Lessons of third-world growth, bankruptcy

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AFRICA has gone to the rest of the world seeking help for a fresh start. So far it has received only the instruction book, not any extra equipment or money. But in the process of putting together their petition to other nations, African leaders have drawn up useful blueprints for themselves: what to do in future emergencies; how to unshackle the private sector; how to cut waste and overambition in government projects.

The unprecedented UN special assembly on remedies for Africa's three D's -- drought, debt, and development problems -- has probably had two effects:

1. It almost surely has shamed the industrial world into shifting the next fiscal year's economic aid priorities at least marginally in the direction of African nations.

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2. It has reinforced the trend, already under way in parts of Africa, to encourage more private-sector enterprise and investment. Last year even Tanzania's longtime socialist planners announced a shift to a free-market farming system.

But the usual distinction must be made between words and deeds. Planners, north and south, can't ignore the fact that after a quarter century the bold Alliance for Progress, by which the United States and Latin America were to join in eliminating poverty and spurring development on their side of the South Atlantic, has resulted in very little alliance and not much progress.

Two decades ago Aurelio Peccei, CEO of Olivetti and driving force in the Club of Rome's studies of world resources and development, wrote a book about how to move Africa, Asia, and Latin America into the modern industrial/agricultural world.

Mr. Peccei's proposals were too visionary. But they are instructive. He foresaw East and West having to reach an accommodation in the cold war before the Northern industrial world could concentrate fully on the Southern world. And he believed that the second industrial revolution -- involving full-scale computerization and automation of industry, agriculture, and trade -- would drive East and West together. He reasoned military competition between the superpower blocs could turn more naturally to economic competition. The two sides would vie to trade with, and develop -- rather than militarize -- the third world.

Peccei believed the Northern world should concentrate on helping the three third-world continents to reach the economic takeoff stage, one at a time. His formula: Latin America first, Asia second, Africa third.

Most African leaders would complain that that is just what has happened (except that large parts of Asia are taking off before much of Latin America).

Peccei's forecasts about the unifying demands of computer and communications technology on the East-West struggle seem at best premature. They will likely be put to the test during the rest of the century as Gorbachev's Soviet Union pushes a tardy computerization program.

It may be more important to discover why some countries in the third world have been brought to the brink of bankruptcy by debt, while others have been growing so fast that similar levels of debt are no burden. Having made that analysis, can leaders and planners transfer the lessons? Or are they nontransferrable?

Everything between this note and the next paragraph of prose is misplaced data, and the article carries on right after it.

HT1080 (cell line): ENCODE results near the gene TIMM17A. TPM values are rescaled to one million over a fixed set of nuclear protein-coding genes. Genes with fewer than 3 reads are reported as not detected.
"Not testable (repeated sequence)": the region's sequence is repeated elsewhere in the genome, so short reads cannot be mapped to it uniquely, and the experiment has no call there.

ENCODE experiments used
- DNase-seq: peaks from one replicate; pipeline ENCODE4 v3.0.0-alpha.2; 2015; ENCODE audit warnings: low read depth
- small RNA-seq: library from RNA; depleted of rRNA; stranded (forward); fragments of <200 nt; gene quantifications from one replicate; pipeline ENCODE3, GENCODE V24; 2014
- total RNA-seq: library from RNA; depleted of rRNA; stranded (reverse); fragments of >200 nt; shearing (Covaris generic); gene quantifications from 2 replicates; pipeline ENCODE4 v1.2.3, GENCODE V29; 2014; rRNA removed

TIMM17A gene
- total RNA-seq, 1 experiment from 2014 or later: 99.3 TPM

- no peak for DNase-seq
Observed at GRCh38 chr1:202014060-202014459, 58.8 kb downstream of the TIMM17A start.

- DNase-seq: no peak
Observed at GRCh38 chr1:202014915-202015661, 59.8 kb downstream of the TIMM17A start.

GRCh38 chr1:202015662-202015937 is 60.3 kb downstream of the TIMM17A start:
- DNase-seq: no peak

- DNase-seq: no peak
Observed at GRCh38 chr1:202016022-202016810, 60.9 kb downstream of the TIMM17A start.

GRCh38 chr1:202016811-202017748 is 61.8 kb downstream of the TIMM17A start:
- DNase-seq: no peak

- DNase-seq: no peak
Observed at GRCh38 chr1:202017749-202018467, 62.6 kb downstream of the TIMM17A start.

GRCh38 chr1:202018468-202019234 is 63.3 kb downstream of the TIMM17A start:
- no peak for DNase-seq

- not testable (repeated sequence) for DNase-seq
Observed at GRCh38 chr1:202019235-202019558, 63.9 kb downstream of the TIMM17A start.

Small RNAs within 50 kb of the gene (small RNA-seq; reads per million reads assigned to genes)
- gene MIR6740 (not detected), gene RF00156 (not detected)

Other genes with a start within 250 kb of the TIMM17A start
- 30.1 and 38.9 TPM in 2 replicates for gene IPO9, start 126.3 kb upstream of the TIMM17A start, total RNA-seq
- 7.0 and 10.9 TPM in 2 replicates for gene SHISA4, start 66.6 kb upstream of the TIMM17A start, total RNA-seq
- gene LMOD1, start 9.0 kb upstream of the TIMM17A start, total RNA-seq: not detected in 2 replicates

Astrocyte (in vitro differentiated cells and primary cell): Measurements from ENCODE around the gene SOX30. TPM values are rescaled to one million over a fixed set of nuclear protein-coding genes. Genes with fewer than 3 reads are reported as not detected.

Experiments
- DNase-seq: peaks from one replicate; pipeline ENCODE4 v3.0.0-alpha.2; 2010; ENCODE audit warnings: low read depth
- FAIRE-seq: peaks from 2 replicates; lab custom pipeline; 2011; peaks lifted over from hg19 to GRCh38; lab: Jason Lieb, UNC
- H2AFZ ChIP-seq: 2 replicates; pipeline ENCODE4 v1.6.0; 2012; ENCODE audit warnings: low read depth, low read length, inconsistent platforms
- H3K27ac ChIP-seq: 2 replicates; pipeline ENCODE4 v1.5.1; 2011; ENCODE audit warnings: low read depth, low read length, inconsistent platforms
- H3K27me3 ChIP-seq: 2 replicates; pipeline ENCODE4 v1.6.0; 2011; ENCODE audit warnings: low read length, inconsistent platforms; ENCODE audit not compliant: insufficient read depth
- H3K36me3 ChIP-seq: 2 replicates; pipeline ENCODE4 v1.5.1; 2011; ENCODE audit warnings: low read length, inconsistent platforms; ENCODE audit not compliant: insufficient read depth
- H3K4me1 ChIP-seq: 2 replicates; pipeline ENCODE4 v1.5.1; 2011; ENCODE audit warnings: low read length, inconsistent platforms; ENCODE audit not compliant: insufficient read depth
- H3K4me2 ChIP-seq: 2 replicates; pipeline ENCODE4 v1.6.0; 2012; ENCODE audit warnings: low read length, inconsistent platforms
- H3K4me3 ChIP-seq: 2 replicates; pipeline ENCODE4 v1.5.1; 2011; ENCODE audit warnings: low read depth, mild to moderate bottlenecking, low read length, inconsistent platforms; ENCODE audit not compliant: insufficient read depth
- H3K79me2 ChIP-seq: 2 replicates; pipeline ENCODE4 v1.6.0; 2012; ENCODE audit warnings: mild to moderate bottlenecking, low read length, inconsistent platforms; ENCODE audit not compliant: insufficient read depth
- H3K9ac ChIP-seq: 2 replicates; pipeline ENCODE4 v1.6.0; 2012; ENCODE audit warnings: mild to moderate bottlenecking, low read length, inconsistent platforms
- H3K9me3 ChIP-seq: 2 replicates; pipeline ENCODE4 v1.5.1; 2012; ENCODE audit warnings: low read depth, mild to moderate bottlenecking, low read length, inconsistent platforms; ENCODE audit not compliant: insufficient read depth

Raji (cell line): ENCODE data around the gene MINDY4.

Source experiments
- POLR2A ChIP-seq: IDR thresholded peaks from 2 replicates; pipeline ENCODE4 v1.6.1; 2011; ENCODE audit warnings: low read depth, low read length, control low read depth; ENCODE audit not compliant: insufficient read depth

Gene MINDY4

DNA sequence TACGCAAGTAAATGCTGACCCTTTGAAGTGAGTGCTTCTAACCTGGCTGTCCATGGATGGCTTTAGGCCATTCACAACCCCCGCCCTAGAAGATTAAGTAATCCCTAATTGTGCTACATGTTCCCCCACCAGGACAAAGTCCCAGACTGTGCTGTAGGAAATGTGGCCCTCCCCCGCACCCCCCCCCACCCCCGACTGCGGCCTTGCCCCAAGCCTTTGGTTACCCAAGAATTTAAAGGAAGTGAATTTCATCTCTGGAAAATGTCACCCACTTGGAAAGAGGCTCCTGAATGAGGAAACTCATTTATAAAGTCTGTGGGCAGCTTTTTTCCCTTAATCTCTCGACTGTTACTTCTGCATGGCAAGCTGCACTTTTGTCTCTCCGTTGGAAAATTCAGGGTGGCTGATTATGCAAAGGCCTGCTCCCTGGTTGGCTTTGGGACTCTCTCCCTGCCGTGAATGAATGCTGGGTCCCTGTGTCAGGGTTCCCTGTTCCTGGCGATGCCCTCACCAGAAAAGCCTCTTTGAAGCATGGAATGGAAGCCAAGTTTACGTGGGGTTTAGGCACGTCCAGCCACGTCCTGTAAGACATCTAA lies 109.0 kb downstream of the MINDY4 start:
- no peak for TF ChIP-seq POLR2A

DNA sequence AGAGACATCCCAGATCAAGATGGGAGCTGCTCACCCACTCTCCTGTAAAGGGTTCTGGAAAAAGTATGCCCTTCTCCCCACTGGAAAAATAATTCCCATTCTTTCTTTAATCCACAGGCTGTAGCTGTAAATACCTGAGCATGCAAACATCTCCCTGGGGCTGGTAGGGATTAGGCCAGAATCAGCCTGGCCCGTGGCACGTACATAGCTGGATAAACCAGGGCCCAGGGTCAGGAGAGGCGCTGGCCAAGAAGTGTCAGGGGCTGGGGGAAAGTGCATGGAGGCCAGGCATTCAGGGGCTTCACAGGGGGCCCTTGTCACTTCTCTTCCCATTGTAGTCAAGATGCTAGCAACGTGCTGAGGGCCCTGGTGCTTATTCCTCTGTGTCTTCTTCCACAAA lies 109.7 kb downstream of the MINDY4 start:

Some 15 to 20 African nations are deeply in debt and hard pressed to produce enough even to pay interest. Peru, Bolivia, Mexico, and the Philippines find themselves in varying degrees of the same trouble. Argentina has boldly climbed out of the morass by applying wage/price controls but may be slipping back. As Prof. Jeffrey Sachs, a Harvard economist and adviser to several Latin American nations, observes, South Korea is expanding out of its debt with a GNP growth rate of 7 to 8 percent this year, while Mexico is slipping back with a negative growth rate, minus 5 percent.

Of the two nations touted as breadbaskets of Africa, one (Zimbabwe) is showing signs of success, while the other (Sudan) has not fulfilled its promise.

Experts can offer explanations. Korea had no oil expectations (like Mexico) and did have work ethic in spades. Zimbabwe has been less affected by drought than Sudan (also hit by resumed civil war). But it's hard to account for the fact that each of three Asian Pacific countries individually exports more than all of South America put together.

And remember that only a short while ago specialists said that the work ethic could not take root in divided Korea or war-ready Taiwan, or tiny Hong Kong and Singapore, or satisfied Thailand.

There is probably no general, sweeping Peccei-style formula that will rescue all late bloomers or rebloomers. But three elements seem to be needed. One is willingness to swallow national pride and ideological slogans and welcome outside private investment. A second is encouragement of national drive to export and trade, with all the stimulus to work ethic that goes with it. The third is for Northern nations and big banks to provide some kind of moratorium on interest payments for those nations which are really bankrupt or on the brink of bankruptcy. The price might be no new loans until they are able to resume interest payment.

The UN assembly on Africa shows the Africans themselves looking in several right directions. But the big chunks of capital they ask for are not likely to arrive. In that case, the wooing of private investment and further bargaining on debt are in order -- for dire cases on both sides of the South Atlantic.

Earl W. Foell is editor in chief of The Christian Science Monitor.

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